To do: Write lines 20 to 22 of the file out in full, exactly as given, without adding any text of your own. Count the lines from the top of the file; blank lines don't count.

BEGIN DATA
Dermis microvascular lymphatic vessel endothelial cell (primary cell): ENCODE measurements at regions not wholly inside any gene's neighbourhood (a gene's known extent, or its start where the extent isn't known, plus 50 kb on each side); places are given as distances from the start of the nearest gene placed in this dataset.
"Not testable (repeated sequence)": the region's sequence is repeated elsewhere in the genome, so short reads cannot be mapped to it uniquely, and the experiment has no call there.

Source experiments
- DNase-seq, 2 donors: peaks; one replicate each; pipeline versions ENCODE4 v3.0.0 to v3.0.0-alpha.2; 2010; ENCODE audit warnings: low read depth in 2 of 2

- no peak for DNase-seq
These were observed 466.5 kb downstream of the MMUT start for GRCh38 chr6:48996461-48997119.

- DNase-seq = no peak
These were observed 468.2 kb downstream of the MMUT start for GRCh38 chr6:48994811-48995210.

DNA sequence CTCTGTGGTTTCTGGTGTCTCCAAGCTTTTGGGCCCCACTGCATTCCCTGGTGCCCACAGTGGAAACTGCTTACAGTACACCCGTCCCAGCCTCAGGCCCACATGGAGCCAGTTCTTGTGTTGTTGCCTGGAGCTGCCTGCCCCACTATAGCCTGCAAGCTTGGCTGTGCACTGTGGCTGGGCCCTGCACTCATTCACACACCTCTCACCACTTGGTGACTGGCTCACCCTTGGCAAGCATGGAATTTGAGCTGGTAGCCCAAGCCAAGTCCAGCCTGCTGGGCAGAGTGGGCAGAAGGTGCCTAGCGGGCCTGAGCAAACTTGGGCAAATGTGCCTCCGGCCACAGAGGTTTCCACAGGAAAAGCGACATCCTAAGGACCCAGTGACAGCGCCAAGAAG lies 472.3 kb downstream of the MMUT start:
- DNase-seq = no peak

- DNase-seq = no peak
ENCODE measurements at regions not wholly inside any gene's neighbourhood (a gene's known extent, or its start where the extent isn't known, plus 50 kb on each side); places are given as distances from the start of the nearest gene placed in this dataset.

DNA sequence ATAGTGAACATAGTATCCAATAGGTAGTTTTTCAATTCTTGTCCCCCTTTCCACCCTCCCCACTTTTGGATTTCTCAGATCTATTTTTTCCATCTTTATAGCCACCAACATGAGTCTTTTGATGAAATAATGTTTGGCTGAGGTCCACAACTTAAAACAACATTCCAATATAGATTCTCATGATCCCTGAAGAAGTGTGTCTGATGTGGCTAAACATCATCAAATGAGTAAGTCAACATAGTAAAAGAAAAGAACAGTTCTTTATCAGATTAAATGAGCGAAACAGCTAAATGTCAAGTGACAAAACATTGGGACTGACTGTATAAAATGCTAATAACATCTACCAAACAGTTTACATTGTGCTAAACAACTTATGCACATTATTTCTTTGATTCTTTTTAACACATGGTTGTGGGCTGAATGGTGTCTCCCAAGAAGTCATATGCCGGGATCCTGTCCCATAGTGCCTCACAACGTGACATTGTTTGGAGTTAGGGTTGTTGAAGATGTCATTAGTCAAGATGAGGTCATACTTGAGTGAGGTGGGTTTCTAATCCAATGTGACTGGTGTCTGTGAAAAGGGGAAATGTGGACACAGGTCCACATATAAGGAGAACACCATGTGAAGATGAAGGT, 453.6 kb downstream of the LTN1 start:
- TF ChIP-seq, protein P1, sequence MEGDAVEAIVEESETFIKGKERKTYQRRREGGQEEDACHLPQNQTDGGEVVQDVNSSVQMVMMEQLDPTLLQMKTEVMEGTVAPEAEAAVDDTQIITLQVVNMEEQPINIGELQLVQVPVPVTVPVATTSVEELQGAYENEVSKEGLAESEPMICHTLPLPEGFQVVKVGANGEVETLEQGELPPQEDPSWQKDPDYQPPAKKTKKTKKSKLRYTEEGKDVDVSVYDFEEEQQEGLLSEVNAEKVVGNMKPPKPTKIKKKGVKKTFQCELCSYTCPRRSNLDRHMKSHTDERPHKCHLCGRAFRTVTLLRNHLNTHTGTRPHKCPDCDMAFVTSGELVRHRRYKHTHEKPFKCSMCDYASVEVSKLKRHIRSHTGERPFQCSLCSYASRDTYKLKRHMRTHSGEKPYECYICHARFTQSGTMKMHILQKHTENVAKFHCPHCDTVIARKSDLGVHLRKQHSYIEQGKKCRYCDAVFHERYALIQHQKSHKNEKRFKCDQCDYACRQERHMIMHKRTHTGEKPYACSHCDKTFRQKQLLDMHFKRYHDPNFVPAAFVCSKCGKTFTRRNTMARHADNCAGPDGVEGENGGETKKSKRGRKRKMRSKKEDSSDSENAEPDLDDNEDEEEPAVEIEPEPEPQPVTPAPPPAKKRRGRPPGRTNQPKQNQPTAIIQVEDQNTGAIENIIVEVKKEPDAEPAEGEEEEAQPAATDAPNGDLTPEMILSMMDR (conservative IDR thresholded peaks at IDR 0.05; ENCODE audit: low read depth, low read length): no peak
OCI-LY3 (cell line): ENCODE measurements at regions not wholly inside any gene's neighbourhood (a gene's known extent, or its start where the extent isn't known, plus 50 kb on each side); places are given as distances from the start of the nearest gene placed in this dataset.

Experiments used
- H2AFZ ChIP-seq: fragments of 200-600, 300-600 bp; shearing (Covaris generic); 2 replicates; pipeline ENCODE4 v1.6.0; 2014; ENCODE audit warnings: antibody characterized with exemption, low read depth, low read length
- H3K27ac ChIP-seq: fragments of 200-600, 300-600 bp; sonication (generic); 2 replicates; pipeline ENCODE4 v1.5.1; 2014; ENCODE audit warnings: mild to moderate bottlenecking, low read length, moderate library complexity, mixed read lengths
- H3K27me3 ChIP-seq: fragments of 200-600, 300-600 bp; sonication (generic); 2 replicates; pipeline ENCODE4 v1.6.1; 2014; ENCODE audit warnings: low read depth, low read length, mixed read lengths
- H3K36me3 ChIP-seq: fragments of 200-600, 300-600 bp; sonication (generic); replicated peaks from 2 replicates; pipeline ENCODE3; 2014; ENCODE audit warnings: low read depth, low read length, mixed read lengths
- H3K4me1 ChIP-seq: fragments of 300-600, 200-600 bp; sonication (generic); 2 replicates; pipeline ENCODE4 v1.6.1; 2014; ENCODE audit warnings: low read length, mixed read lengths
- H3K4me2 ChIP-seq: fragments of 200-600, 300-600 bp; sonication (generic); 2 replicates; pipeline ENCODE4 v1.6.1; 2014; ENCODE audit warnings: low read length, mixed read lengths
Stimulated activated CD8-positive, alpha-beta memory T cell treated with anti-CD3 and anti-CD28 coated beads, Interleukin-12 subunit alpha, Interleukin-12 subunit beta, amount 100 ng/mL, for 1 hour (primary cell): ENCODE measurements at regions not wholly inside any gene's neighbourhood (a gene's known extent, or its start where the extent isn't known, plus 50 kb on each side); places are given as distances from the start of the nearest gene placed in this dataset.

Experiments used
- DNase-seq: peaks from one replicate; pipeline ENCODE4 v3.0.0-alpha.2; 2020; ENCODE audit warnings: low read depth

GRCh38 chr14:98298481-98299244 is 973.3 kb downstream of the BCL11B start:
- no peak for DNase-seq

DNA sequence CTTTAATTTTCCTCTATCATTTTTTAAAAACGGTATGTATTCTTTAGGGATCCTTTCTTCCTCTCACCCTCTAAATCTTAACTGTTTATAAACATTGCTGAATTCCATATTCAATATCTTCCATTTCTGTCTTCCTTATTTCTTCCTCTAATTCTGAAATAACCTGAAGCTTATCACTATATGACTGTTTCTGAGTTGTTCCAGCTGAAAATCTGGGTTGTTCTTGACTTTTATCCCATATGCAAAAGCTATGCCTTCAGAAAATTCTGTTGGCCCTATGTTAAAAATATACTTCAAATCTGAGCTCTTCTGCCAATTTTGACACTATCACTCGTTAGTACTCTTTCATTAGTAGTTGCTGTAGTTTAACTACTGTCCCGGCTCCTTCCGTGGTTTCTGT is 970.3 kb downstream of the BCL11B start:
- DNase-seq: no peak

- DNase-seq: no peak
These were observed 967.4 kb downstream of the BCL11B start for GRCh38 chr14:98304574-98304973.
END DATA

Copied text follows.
- H3K36me3 ChIP-seq: fragments of 200-600, 300-600 bp; sonication (generic); replicated peaks from 2 replicates; pipeline ENCODE3; 2014; ENCODE audit warnings: low read depth, low read length, mixed read lengths
- H3K4me1 ChIP-seq: fragments of 300-600, 200-600 bp; sonication (generic); 2 replicates; pipeline ENCODE4 v1.6.1; 2014; ENCODE audit warnings: low read length, mixed read lengths
- H3K4me2 ChIP-seq: fragments of 200-600, 300-600 bp; sonication (generic); 2 replicates; pipeline ENCODE4 v1.6.1; 2014; ENCODE audit warnings: low read length, mixed read lengths